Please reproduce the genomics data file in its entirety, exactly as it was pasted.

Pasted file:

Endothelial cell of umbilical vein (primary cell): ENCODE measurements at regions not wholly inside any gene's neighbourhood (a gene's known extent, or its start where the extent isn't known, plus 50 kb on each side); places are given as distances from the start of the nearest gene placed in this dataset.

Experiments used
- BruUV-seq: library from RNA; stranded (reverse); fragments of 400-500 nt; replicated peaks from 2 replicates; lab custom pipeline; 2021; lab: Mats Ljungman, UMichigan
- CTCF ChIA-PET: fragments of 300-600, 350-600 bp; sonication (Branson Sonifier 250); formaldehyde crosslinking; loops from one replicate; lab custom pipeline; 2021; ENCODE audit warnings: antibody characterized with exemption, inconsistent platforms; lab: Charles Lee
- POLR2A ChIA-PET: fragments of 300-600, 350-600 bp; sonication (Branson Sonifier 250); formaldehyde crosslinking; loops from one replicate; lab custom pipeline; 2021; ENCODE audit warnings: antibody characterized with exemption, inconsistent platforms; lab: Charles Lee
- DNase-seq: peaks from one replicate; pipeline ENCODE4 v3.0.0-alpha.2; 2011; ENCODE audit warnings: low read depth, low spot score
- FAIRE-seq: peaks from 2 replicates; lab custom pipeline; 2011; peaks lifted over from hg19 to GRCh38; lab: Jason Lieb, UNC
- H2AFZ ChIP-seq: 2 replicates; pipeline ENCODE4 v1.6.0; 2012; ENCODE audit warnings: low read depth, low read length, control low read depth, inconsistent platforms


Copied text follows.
Endothelial cell of umbilical vein (primary cell): ENCODE measurements at regions not wholly inside any gene's neighbourhood (a gene's known extent, or its start where the extent isn't known, plus 50 kb on each side); places are given as distances from the start of the nearest gene placed in this dataset.

Experiments used
- BruUV-seq: library from RNA; stranded (reverse); fragments of 400-500 nt; replicated peaks from 2 replicates; lab custom pipeline; 2021; lab: Mats Ljungman, UMichigan
- CTCF ChIA-PET: fragments of 300-600, 350-600 bp; sonication (Branson Sonifier 250); formaldehyde crosslinking; loops from one replicate; lab custom pipeline; 2021; ENCODE audit warnings: antibody characterized with exemption, inconsistent platforms; lab: Charles Lee
- POLR2A ChIA-PET: fragments of 300-600, 350-600 bp; sonication (Branson Sonifier 250); formaldehyde crosslinking; loops from one replicate; lab custom pipeline; 2021; ENCODE audit warnings: antibody characterized with exemption, inconsistent platforms; lab: Charles Lee
- DNase-seq: peaks from one replicate; pipeline ENCODE4 v3.0.0-alpha.2; 2011; ENCODE audit warnings: low read depth, low spot score
- FAIRE-seq: peaks from 2 replicates; lab custom pipeline; 2011; peaks lifted over from hg19 to GRCh38; lab: Jason Lieb, UNC
- H2AFZ ChIP-seq: 2 replicates; pipeline ENCODE4 v1.6.0; 2012; ENCODE audit warnings: low read depth, low read length, control low read depth, inconsistent platforms